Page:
July 25, 2014

By Eladio Bobadilla

U.S. Mexico borderI wanted to see the border first-hand. The first time I crossed it, I was undocumented, but young, and as several migrants have told me, “it was easier then.” I was smuggled in a van by a coyote who enlisted her children as tools of the trade. Using their English and their papers, they had little trouble making trips across the border with “pollos”—and made quite a bit of money doing so. A nervous child, I was terrified of being separated from my parents, more so when it meant I had to be in a car with strangers for several hours to do something I knew was illegal. All it took, however, was some cough syrup to put me to sleep. From there on, all I remember was moving in a vehicle—slowly but steadily—toward the north, as I drifted to sleep, only to wake up in a new world.

These days, few migrants slip across the border in this manner. Fake documents are not enough. The lines are ridiculously long here at the “line”: anywhere from two to five hours, sometimes more. But those crossing are legal for the most part (surely, there are still undocumented people who try crossing here, but not many). Those who are undocumented have been funneled elsewhere, to the “mountain” or the desert, where they stand a better chance of slipping through undetected, even if they also up their chances of dying alone at the hands of the elements, illness, or criminals.

It would be difficult to call this anything other than a humanitarian crisis. Over the past few years, unsanctioned immigrants have been dying in troubling numbers, even as the overall number of crossers has been falling. And answers to this crisis are hard to come by. Conservatives insist that American policymakers need to prioritize enforcement and that the border needs to be closed at all costs. Of course, this will never happen. As long as hunger, violence, and all manner of suffering exist south of this border, people will keep coming, they will keep crossing, and they will keep dying.

US Mexico Border 2Those on the left sometimes decry the walls, the militarization of the border, and the emphasis on deportations and border security. But this too is unreasonable. Idealists among us certainly dream of a world without borders, but the realities make it hard to justify open borders. All we have to do is imagine what would happen if the northern borders were simply taken down: an influx so massive that the north would surely begin to look like the south: defined by poverty, unemployment, and insecurity.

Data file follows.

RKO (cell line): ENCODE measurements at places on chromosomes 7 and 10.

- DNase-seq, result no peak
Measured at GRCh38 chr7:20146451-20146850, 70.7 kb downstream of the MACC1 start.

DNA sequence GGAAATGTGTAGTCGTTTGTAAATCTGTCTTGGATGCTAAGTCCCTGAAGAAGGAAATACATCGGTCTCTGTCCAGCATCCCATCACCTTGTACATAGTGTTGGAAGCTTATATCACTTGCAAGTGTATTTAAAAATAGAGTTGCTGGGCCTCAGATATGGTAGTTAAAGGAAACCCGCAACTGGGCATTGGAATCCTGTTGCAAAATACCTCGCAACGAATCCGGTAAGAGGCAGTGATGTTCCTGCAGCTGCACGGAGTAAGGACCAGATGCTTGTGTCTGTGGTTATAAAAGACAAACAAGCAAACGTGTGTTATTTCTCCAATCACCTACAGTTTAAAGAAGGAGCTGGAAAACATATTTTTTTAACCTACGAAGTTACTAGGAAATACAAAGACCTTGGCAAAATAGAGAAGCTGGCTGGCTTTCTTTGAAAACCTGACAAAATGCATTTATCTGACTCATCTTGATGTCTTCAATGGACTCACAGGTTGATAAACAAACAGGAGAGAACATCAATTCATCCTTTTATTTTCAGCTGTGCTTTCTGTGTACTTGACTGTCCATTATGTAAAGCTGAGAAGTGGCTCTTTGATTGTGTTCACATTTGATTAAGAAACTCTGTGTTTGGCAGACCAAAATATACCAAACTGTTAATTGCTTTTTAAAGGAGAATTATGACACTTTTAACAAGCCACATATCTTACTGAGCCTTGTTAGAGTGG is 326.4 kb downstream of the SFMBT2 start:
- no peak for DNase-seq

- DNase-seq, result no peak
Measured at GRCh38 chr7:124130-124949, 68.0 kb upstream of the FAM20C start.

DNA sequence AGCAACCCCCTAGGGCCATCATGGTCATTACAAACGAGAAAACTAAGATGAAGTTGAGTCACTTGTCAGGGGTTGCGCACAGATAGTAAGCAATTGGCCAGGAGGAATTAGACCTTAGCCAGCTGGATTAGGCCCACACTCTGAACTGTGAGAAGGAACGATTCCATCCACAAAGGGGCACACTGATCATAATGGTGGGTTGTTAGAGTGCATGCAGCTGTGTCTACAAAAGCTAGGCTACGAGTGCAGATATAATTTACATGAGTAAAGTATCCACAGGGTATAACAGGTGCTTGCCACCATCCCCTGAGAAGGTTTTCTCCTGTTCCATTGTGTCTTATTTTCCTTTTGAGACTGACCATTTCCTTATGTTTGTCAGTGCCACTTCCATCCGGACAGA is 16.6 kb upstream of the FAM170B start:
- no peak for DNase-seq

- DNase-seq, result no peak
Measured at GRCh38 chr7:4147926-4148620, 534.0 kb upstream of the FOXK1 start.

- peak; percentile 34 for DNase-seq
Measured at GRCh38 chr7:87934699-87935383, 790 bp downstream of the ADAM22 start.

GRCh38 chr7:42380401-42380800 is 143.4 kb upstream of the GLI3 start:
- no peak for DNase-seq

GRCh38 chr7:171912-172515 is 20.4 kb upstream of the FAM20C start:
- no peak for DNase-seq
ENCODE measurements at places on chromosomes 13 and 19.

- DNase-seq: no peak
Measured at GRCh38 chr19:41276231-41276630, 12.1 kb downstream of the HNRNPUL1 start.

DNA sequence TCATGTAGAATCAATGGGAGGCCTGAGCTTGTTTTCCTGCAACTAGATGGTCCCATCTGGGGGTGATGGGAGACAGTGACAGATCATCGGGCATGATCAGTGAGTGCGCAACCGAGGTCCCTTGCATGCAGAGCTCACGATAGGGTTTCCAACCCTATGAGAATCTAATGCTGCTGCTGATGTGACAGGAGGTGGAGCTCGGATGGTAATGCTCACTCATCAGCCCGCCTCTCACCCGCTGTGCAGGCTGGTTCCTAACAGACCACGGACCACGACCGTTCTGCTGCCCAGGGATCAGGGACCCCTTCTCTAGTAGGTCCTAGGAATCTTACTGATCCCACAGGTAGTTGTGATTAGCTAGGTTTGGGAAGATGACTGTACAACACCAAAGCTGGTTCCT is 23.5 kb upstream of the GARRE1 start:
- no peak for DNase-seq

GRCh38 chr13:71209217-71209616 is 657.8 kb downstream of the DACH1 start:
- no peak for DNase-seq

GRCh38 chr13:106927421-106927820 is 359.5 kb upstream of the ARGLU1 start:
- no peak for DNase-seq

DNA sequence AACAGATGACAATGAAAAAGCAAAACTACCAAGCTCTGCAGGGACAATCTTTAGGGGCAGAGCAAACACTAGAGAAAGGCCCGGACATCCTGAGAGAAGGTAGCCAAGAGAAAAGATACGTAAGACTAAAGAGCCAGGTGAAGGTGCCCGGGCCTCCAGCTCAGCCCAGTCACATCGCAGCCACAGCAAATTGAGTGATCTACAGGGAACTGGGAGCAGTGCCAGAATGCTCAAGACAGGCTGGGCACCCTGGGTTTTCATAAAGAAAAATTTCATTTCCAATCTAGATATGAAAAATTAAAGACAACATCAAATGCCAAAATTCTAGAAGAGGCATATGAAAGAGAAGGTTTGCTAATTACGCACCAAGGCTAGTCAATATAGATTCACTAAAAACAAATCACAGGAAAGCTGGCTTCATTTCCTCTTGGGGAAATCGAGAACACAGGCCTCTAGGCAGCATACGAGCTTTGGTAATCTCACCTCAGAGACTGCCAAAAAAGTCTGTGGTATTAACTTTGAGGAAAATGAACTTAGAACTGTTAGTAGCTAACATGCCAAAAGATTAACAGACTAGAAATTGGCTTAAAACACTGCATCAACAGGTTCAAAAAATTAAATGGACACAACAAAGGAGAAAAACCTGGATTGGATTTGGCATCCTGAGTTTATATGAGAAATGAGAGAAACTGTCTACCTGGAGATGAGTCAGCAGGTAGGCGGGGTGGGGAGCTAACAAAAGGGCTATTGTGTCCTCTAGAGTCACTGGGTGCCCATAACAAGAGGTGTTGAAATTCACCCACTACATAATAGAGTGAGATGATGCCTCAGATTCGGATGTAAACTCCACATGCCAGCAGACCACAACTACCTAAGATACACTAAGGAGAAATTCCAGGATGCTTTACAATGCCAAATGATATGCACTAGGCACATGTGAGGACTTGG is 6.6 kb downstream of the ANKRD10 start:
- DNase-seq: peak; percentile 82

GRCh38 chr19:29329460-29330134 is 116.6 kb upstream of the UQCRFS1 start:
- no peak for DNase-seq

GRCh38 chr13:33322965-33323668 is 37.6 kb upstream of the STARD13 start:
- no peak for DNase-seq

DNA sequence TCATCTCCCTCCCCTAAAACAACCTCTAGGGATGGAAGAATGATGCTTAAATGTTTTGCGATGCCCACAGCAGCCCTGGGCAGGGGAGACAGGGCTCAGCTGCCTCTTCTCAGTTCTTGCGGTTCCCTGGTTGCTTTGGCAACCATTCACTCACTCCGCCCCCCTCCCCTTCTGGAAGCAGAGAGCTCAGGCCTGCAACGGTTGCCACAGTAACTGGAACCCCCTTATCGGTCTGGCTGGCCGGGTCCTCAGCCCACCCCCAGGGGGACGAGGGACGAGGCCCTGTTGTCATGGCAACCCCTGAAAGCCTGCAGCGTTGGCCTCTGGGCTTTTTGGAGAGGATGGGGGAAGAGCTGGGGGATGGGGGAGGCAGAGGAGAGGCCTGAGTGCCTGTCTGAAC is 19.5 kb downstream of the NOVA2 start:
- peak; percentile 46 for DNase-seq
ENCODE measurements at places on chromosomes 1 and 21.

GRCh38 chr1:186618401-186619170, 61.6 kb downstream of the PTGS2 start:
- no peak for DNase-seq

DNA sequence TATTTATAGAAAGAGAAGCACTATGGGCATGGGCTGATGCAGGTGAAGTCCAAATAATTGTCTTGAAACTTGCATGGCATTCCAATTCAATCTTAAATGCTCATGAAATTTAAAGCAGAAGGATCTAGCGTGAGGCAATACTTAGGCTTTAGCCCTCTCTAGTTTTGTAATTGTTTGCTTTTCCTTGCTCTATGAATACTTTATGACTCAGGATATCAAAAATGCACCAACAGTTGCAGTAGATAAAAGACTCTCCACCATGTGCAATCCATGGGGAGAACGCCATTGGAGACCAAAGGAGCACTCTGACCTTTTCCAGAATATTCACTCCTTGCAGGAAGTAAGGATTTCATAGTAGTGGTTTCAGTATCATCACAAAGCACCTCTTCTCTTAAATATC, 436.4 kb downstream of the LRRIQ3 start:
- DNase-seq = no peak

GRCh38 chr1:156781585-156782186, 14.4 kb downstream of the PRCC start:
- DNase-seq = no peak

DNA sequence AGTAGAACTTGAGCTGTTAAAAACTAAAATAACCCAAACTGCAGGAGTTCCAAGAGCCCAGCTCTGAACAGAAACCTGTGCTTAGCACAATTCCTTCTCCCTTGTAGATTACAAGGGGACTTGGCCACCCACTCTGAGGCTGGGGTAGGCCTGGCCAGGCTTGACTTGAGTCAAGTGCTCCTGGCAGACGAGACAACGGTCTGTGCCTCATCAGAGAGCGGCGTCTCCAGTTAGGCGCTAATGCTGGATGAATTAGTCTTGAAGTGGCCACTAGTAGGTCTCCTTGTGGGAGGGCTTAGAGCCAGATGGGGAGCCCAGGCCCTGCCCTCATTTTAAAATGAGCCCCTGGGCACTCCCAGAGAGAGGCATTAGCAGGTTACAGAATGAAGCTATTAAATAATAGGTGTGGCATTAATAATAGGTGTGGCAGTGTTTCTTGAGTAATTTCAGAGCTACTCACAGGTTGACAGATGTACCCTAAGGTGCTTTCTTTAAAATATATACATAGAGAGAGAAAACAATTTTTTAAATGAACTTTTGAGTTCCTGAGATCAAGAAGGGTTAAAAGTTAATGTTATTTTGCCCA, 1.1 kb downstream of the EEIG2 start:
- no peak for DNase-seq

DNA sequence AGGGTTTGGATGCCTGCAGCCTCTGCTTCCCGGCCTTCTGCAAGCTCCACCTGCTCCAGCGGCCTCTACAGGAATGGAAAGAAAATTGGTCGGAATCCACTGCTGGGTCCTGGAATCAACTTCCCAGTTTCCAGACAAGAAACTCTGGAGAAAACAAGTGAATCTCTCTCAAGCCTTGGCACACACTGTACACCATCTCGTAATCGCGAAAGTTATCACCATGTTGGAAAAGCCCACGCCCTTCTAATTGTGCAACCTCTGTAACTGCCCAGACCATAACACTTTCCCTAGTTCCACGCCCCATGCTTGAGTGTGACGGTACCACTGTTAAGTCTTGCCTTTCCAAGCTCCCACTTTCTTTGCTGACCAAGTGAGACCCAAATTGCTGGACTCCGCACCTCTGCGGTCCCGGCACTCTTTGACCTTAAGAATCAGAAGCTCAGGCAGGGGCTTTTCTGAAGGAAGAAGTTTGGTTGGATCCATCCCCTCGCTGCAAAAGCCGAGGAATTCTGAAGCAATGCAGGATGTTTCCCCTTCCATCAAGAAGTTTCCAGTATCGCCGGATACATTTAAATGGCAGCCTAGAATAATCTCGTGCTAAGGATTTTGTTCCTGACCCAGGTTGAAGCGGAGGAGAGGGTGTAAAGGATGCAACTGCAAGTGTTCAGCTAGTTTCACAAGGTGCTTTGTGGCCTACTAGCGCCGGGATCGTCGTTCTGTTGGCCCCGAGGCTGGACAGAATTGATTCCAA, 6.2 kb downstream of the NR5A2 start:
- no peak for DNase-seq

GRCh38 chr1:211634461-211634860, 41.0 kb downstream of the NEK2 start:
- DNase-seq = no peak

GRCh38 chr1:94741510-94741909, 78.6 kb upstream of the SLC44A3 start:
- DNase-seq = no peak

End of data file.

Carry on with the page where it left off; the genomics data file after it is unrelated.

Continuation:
The situation as it stands now, in all honesty, works quite well for everyone, save the migrants: American businesses get cheap exploitable labor, government agencies maintain their relevance and importance, Mexico and other sending nations continue to have a valuable escape valve for their excess labor, and no one has to worry about truly revolutionary improvements and changes. It is also important to understand why mass migrations happen: in this case, neoliberal and free trade policies bear at least some responsibility for the current situation. These policies have displaced the poorest people, flooded crop markets, pushed people out of work and destroyed their livelihoods. And globalization has made cheap labor cheaper, more abundant, and more easily exploitable.

It is, then, tremendously hypocritical for the United States to complain about an “invasion” that it itself created, or at least helped to exacerbate. At the same time, decades of incompetence on the part of national, state, and local government south of the border has made migrating the most attractive option, even if the trek promises to be uncertain and life-threatening.

How do we fix this problem? It is not easy, and answers are in short supply. What is clear, however, is that we are all in denial. We want cheap labor, cheap goods and services, “free markets,” and secure borders that limit migration. Some of these goals are mutually exclusive, and we have to have a serious and long conversation about what we value most: is it free trade or is it social stability? Is it border security or cheap products? Is it cheap labor or is it a just economy? We cannot continue to scapegoat immigrants while enjoying the fruits of their labor. We cannot continue to call for open borders while failing to demand more of governments south of the border. And we cannot continue to pretend that this crisis is one that developed independently, spontaneously. We must confront the realities that our own policies and our own power have created a monster, one that we must now deal with, preferably humanely and justly.

When poor, undocumented immigrants are deported, they often become homeless and trapped here at the U.S.-Mexico border, in a sort of migrant purgatory. With no money, no food or clean water, and nowhere to live, they survive on garbage scraps, charity, and dirty water. The U.S. does not allow them to enter the country, and Mexico does nothing to help them. They are unable even to get back to their homes and families in the interior.​

When poor, undocumented immigrants are deported, they often become homeless and trapped here at the U.S.-Mexico border, in a sort of migrant purgatory. With no money, no food or clean water, and nowhere to live, they survive on garbage scraps, charity, and dirty water. The U.S. does not allow them to enter the country, and Mexico does nothing to help them. They are unable even to get back to their homes and families in the interior.​